EITF 12-B: Interpreted As Dramatic Narrative

March 20, 2012

Emerging Issues Task Force (EITF) – Issue 12-B has the same dynamic tension as the narrative in The Hunger Games and end with a killer cliff-hanger. This is the set-up:

The Protagonist: Affiliated nonprofits with separate governance.

The Game: Shared employees.

At Stake: Do you recognize contributed services if employees for Player A work for Player B, although Player A pays their compensation and Player B doesn’t have to reimburse Player A? Does Player B recognize contributed services and at what cost?

Deep in the Codification, Player B knows that paragraph 958-605-25-16 says that such services should be recognized if they create or enhance nonfinancial assets, or they require specialized skills that would typically need to be purchased. BUT! If Player A and Player B are affiliated, is it fair for Player B to recognize contributed service revenue? Should it be at fair value or cost? TWIST!

The jury is split because there are conflicting points of view. The tension is palpable.

One view is that ALL services that are regularly performed by employees of an affiliated entity – whether or not they qualify under Paragraph 958-605-25-16 – should be recognized by Player B as contributed service revenue and associated expense at the known cost to Player A. Put it all on the table. Show your resources. Show what your true costs are.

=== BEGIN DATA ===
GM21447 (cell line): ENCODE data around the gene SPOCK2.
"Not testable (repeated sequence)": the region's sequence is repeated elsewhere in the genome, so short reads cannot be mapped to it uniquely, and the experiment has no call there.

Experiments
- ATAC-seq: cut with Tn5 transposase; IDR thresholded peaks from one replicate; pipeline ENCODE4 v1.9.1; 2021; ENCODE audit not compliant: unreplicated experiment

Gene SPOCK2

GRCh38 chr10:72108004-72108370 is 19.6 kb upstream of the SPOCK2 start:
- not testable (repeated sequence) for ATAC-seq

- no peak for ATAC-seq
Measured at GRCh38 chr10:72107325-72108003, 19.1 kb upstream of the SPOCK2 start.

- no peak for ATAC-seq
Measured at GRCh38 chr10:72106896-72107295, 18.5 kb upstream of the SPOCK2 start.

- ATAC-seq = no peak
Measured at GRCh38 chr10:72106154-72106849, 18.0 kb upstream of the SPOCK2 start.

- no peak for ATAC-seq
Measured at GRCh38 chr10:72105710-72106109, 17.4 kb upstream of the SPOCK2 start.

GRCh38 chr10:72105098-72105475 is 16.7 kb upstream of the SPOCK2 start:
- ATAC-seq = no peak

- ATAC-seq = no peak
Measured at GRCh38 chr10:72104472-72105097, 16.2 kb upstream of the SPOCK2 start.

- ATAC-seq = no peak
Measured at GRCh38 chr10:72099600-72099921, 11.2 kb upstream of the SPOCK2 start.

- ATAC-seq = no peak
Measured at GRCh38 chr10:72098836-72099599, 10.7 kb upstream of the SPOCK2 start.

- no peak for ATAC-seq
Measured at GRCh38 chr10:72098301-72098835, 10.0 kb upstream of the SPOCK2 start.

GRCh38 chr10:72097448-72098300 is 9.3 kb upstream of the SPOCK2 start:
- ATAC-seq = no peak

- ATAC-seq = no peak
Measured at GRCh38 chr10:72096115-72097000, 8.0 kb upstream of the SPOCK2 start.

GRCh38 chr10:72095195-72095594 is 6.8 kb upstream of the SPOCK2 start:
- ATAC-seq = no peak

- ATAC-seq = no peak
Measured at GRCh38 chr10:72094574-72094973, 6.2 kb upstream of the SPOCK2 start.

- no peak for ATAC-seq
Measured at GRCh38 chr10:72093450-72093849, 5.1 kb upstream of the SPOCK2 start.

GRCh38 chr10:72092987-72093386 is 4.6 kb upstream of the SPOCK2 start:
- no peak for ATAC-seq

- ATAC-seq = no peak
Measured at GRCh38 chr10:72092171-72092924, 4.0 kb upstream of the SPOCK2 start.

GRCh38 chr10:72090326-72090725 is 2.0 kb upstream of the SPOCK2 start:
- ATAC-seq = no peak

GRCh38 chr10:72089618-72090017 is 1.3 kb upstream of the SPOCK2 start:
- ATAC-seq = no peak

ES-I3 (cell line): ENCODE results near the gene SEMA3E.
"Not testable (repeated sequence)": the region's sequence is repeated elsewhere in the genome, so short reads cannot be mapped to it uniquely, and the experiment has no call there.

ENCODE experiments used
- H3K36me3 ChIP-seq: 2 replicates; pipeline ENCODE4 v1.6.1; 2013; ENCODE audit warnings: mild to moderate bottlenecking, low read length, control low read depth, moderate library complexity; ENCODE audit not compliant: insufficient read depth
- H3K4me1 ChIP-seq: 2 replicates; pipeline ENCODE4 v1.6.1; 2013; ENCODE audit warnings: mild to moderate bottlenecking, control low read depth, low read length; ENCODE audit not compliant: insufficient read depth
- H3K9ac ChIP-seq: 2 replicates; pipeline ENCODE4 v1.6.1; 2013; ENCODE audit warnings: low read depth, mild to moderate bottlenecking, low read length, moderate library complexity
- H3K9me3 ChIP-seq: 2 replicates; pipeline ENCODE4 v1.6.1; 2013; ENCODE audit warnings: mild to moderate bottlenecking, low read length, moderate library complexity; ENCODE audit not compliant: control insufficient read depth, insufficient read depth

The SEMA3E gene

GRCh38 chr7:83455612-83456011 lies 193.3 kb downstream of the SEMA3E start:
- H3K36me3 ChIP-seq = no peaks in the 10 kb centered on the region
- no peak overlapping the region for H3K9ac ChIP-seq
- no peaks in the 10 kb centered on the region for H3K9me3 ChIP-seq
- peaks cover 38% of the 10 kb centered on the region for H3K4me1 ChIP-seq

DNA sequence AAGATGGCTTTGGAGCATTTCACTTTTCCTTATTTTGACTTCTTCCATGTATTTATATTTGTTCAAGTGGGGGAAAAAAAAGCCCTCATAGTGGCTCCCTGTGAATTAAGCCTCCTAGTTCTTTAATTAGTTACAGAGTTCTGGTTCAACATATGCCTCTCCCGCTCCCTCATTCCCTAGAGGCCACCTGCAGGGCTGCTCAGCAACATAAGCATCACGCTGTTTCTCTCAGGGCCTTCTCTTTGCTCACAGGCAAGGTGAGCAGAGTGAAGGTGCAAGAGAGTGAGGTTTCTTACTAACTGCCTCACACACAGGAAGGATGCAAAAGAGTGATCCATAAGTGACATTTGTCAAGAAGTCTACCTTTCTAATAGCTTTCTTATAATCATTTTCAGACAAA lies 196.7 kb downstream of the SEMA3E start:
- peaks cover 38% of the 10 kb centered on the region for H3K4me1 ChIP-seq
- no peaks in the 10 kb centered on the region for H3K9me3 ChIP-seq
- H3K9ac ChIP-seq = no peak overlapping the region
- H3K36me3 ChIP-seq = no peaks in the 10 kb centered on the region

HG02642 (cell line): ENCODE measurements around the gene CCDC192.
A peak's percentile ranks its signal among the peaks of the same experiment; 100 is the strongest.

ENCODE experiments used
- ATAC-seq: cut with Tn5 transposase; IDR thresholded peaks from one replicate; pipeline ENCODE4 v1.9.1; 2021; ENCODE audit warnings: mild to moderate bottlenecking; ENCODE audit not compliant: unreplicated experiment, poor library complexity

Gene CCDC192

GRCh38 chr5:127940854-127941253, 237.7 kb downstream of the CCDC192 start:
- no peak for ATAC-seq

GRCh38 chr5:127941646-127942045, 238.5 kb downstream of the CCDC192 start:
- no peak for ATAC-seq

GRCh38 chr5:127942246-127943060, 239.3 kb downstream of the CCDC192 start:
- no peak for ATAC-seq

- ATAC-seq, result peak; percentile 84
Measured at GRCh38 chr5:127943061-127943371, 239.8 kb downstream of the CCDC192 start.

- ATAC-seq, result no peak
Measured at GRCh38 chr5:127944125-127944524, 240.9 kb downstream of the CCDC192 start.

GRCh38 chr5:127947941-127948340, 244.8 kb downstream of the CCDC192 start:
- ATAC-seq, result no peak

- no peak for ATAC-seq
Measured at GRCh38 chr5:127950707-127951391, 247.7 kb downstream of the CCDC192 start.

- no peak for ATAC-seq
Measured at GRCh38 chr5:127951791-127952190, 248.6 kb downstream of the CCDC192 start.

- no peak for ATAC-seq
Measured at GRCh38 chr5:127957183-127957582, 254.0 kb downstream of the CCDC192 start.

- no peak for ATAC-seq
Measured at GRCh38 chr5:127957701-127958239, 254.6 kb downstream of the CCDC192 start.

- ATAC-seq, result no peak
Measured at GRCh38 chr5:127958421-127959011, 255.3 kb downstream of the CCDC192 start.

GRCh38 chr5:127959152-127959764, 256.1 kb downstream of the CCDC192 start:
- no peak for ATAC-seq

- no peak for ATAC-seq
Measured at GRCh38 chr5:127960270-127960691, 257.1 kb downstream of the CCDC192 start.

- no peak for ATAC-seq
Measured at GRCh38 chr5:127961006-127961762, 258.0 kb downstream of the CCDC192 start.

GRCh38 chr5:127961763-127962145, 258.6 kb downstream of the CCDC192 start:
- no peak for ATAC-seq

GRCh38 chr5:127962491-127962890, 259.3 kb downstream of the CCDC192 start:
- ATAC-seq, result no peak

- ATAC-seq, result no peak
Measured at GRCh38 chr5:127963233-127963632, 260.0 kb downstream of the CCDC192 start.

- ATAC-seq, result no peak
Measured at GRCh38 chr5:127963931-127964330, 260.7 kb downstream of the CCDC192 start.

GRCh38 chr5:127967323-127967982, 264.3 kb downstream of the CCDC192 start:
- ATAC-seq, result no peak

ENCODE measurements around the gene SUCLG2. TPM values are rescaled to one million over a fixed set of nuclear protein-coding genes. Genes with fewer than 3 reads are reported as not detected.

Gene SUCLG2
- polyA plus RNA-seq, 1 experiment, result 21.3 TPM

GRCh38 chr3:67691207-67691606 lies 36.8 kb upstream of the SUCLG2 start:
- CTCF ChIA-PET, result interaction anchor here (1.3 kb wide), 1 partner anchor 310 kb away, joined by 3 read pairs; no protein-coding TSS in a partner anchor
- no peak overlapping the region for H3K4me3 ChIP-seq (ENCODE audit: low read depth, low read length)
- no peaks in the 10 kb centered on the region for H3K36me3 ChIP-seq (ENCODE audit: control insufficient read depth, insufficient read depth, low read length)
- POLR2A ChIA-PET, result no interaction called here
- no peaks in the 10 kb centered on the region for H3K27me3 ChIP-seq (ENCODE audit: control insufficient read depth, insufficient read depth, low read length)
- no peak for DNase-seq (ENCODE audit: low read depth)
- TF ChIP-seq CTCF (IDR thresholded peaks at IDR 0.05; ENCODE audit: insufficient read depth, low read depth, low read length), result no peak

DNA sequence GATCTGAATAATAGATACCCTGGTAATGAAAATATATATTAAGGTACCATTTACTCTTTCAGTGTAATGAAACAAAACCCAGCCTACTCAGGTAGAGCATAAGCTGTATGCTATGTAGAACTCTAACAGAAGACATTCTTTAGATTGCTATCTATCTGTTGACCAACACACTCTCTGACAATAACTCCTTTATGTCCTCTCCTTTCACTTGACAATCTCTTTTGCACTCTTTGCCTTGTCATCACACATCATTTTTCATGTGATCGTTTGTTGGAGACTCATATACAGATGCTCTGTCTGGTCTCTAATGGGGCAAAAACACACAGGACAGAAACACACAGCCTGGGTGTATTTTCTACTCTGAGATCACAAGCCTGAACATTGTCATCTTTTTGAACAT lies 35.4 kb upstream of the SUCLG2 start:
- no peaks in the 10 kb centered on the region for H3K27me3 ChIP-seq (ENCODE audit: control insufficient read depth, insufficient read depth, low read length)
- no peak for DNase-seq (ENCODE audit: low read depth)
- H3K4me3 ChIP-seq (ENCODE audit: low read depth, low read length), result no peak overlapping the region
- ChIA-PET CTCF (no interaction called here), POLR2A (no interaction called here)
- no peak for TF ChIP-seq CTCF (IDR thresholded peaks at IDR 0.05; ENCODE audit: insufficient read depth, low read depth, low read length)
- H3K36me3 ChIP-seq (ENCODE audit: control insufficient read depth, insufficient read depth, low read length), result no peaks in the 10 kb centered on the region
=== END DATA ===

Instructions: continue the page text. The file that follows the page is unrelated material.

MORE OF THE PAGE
Opponents to this view observe that it’s possible the fair value of the services received might not be the same as the known costs. Services qualified under Paragraph 958-605-25-16 should be recognized at fair value and non-qualifying services should be recorded at cost, according to the opposition. The argument against this mixed-measurement proposal is that it’s going to get complex and overly burdensome.

Rogue players are suggesting it should all hang on whether Player B controls and directs the services performed or if Player A controls them.

The only thing they can all agree on is that there should be no extensive additional disclosures and no retroactive application requirements (although it would be an option).

The Cliff-hanger: They haven’t decided anything. We will stay on the edge of our seats as they duke it out and when they alert us that they’ve come to some decision. Only then will we know the impact on the players.

To read it yourself, go here.